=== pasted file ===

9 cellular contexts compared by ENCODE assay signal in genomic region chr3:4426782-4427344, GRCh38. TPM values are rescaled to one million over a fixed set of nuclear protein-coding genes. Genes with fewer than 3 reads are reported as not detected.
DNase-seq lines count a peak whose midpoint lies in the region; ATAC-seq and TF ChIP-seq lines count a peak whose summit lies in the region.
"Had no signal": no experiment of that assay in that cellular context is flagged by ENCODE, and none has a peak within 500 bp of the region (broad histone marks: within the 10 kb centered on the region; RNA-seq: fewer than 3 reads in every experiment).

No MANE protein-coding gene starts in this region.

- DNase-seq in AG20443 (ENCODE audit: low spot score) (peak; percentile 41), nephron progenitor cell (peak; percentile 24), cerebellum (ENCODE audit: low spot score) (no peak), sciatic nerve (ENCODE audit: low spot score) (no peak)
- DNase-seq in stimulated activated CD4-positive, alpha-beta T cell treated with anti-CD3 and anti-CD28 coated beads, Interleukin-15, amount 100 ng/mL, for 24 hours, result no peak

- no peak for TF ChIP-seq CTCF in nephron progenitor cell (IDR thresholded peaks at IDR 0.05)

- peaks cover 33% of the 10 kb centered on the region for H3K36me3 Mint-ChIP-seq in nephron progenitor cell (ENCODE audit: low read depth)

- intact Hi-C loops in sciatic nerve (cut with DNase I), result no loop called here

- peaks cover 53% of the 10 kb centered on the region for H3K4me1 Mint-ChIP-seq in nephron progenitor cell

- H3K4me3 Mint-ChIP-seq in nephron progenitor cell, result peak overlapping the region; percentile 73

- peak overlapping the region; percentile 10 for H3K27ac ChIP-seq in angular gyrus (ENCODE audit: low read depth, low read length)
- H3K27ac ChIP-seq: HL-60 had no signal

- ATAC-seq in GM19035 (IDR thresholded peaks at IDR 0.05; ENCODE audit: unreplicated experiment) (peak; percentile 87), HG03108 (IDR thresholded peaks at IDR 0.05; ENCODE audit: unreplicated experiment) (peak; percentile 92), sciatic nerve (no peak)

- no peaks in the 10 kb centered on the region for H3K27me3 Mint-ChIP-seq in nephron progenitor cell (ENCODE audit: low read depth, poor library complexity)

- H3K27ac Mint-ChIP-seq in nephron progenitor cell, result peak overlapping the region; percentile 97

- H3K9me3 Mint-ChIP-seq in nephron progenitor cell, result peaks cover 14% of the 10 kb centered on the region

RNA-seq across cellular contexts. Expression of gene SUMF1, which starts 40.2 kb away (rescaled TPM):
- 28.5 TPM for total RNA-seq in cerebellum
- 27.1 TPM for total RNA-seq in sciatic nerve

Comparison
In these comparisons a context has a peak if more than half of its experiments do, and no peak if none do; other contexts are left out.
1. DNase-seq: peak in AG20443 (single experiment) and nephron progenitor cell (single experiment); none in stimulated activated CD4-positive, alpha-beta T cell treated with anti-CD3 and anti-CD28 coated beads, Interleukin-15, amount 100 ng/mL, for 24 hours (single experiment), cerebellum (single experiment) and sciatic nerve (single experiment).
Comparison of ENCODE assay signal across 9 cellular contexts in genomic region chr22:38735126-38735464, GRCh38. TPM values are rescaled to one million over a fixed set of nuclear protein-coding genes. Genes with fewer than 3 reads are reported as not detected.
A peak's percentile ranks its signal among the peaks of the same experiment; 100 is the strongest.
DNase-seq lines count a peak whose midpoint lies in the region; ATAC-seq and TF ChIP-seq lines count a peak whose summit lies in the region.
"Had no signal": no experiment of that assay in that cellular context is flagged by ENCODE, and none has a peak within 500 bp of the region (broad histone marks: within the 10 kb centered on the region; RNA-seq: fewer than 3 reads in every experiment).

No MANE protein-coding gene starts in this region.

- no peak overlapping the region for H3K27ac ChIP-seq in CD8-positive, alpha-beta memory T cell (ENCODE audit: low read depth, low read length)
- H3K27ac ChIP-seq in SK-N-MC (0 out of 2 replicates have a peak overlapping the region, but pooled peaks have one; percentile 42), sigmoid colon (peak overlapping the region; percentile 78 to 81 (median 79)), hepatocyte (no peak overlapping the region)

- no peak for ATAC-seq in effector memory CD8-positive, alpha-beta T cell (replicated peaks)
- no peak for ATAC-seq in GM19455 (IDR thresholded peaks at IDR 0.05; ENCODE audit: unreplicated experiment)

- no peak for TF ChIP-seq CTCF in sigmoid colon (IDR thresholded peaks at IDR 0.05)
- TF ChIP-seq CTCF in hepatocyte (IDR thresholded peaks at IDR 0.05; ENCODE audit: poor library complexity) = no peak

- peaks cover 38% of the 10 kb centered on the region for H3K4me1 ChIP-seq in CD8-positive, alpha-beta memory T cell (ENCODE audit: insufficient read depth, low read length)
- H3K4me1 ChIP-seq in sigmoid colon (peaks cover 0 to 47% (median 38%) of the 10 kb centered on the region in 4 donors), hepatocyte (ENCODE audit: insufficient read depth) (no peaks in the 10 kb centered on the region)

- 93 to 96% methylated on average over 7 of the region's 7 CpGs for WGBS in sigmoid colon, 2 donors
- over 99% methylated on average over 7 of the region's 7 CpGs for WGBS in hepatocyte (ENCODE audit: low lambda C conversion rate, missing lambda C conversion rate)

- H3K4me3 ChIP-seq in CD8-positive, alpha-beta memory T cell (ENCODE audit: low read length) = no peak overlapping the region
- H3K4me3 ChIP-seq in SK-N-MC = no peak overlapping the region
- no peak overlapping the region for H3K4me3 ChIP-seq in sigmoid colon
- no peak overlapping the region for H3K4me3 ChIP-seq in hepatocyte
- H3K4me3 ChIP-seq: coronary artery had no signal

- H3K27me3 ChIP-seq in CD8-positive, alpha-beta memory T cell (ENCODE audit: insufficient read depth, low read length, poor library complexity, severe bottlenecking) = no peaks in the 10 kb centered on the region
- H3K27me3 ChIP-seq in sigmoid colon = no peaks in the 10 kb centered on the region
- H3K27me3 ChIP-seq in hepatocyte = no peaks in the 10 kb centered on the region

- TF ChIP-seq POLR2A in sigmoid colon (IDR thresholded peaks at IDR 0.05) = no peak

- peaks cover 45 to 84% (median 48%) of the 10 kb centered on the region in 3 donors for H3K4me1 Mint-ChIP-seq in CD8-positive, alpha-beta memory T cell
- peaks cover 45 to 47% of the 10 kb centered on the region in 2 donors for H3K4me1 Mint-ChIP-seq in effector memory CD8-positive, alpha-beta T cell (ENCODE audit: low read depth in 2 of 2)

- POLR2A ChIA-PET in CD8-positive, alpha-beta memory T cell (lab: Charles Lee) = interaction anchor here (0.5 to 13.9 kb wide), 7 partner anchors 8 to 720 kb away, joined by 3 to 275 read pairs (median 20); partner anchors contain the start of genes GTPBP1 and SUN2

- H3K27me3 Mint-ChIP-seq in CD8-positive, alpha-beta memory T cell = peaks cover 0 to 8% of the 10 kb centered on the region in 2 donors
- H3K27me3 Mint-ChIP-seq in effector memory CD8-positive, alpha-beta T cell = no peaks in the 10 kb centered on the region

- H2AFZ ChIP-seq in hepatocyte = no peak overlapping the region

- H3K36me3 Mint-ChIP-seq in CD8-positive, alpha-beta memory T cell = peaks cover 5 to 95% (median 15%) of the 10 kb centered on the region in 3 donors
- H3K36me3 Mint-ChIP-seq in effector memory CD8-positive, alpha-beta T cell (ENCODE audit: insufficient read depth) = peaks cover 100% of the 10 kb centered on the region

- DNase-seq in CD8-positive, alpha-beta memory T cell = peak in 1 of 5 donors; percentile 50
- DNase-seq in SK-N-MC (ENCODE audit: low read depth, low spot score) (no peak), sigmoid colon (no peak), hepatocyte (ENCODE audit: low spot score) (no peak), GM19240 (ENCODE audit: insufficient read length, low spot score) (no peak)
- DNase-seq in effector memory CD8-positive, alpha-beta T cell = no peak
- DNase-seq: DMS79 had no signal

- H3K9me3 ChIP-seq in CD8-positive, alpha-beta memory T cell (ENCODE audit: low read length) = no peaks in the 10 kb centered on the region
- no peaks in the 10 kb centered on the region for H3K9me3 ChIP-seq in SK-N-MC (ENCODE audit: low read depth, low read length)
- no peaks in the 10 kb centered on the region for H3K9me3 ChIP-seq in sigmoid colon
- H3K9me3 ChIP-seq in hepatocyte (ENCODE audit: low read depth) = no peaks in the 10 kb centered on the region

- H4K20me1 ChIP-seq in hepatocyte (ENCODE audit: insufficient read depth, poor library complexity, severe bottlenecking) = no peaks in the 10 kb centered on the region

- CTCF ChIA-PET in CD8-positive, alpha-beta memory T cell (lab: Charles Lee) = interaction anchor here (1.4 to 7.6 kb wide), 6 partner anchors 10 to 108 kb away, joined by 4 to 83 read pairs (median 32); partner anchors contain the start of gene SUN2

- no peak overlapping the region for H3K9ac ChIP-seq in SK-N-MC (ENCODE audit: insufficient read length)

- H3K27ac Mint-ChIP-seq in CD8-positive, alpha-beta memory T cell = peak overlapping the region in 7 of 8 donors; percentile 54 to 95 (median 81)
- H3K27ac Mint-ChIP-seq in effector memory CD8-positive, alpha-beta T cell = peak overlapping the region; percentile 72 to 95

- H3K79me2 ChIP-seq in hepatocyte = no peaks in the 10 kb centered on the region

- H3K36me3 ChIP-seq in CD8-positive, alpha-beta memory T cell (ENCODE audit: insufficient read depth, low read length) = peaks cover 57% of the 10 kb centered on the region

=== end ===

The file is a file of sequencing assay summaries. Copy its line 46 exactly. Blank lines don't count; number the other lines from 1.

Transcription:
- H3K27me3 ChIP-seq in hepatocyte = no peaks in the 10 kb centered on the region